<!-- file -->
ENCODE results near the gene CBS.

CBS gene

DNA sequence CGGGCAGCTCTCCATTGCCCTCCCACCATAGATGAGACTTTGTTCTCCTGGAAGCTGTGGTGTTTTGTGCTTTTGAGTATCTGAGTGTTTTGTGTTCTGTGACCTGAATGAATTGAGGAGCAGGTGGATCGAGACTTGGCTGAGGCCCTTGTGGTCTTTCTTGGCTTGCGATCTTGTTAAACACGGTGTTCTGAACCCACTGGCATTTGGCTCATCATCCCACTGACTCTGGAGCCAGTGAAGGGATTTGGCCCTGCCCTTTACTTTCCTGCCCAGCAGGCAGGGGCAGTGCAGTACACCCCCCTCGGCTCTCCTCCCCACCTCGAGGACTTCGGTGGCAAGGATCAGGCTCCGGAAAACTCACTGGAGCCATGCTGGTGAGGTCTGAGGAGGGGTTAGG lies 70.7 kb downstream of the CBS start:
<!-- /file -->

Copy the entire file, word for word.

ENCODE results near the gene CBS.

CBS gene

DNA sequence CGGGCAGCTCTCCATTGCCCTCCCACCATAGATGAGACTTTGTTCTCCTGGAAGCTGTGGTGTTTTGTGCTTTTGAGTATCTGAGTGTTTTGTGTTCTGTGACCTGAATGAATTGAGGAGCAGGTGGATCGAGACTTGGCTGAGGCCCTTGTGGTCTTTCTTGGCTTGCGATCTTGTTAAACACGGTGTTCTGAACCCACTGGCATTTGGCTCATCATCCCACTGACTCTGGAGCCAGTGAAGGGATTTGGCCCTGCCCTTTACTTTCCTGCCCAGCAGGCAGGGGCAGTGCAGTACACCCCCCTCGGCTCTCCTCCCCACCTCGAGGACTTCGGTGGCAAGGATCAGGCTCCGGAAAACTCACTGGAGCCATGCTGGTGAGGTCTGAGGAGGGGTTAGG lies 70.7 kb downstream of the CBS start: